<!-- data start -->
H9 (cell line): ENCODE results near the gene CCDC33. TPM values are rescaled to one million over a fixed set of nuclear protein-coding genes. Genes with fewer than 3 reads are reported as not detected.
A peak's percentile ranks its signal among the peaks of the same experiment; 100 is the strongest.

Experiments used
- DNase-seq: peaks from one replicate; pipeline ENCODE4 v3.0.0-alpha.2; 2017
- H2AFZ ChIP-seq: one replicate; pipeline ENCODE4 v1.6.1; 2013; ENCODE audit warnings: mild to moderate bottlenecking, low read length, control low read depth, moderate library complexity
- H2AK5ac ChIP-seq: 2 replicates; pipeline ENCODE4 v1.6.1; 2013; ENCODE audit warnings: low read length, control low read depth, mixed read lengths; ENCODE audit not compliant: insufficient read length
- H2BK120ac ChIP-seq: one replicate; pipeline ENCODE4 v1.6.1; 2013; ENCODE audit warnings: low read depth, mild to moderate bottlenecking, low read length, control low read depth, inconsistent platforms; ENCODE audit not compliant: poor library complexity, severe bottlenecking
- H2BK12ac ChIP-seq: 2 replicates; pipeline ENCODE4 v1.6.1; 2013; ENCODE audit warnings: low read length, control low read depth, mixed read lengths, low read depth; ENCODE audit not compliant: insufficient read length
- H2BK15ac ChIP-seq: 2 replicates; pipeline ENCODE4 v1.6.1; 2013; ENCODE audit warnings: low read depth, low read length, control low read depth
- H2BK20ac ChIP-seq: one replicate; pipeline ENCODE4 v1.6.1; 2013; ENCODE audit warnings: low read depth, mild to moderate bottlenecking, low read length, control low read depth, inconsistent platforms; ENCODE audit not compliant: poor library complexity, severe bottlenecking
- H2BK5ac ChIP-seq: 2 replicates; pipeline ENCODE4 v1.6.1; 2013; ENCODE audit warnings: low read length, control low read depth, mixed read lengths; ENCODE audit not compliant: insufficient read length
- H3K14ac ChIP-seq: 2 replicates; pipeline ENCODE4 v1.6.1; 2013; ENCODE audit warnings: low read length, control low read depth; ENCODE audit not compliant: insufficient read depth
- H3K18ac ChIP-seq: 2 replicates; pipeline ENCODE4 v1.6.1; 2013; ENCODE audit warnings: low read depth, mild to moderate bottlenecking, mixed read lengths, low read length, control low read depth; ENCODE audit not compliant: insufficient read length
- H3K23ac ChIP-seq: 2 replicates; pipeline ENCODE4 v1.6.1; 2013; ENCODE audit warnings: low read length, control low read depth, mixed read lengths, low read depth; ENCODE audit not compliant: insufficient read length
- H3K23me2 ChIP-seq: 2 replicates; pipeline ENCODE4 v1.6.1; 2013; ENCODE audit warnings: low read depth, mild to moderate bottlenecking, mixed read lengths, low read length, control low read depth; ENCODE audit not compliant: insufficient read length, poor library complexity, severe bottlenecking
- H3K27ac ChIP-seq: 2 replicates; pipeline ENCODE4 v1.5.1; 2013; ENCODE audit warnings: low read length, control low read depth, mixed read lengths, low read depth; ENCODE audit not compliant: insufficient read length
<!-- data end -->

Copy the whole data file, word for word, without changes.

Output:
H9 (cell line): ENCODE results near the gene CCDC33. TPM values are rescaled to one million over a fixed set of nuclear protein-coding genes. Genes with fewer than 3 reads are reported as not detected.
A peak's percentile ranks its signal among the peaks of the same experiment; 100 is the strongest.

Experiments used
- DNase-seq: peaks from one replicate; pipeline ENCODE4 v3.0.0-alpha.2; 2017
- H2AFZ ChIP-seq: one replicate; pipeline ENCODE4 v1.6.1; 2013; ENCODE audit warnings: mild to moderate bottlenecking, low read length, control low read depth, moderate library complexity
- H2AK5ac ChIP-seq: 2 replicates; pipeline ENCODE4 v1.6.1; 2013; ENCODE audit warnings: low read length, control low read depth, mixed read lengths; ENCODE audit not compliant: insufficient read length
- H2BK120ac ChIP-seq: one replicate; pipeline ENCODE4 v1.6.1; 2013; ENCODE audit warnings: low read depth, mild to moderate bottlenecking, low read length, control low read depth, inconsistent platforms; ENCODE audit not compliant: poor library complexity, severe bottlenecking
- H2BK12ac ChIP-seq: 2 replicates; pipeline ENCODE4 v1.6.1; 2013; ENCODE audit warnings: low read length, control low read depth, mixed read lengths, low read depth; ENCODE audit not compliant: insufficient read length
- H2BK15ac ChIP-seq: 2 replicates; pipeline ENCODE4 v1.6.1; 2013; ENCODE audit warnings: low read depth, low read length, control low read depth
- H2BK20ac ChIP-seq: one replicate; pipeline ENCODE4 v1.6.1; 2013; ENCODE audit warnings: low read depth, mild to moderate bottlenecking, low read length, control low read depth, inconsistent platforms; ENCODE audit not compliant: poor library complexity, severe bottlenecking
- H2BK5ac ChIP-seq: 2 replicates; pipeline ENCODE4 v1.6.1; 2013; ENCODE audit warnings: low read length, control low read depth, mixed read lengths; ENCODE audit not compliant: insufficient read length
- H3K14ac ChIP-seq: 2 replicates; pipeline ENCODE4 v1.6.1; 2013; ENCODE audit warnings: low read length, control low read depth; ENCODE audit not compliant: insufficient read depth
- H3K18ac ChIP-seq: 2 replicates; pipeline ENCODE4 v1.6.1; 2013; ENCODE audit warnings: low read depth, mild to moderate bottlenecking, mixed read lengths, low read length, control low read depth; ENCODE audit not compliant: insufficient read length
- H3K23ac ChIP-seq: 2 replicates; pipeline ENCODE4 v1.6.1; 2013; ENCODE audit warnings: low read length, control low read depth, mixed read lengths, low read depth; ENCODE audit not compliant: insufficient read length
- H3K23me2 ChIP-seq: 2 replicates; pipeline ENCODE4 v1.6.1; 2013; ENCODE audit warnings: low read depth, mild to moderate bottlenecking, mixed read lengths, low read length, control low read depth; ENCODE audit not compliant: insufficient read length, poor library complexity, severe bottlenecking
- H3K27ac ChIP-seq: 2 replicates; pipeline ENCODE4 v1.5.1; 2013; ENCODE audit warnings: low read length, control low read depth, mixed read lengths, low read depth; ENCODE audit not compliant: insufficient read length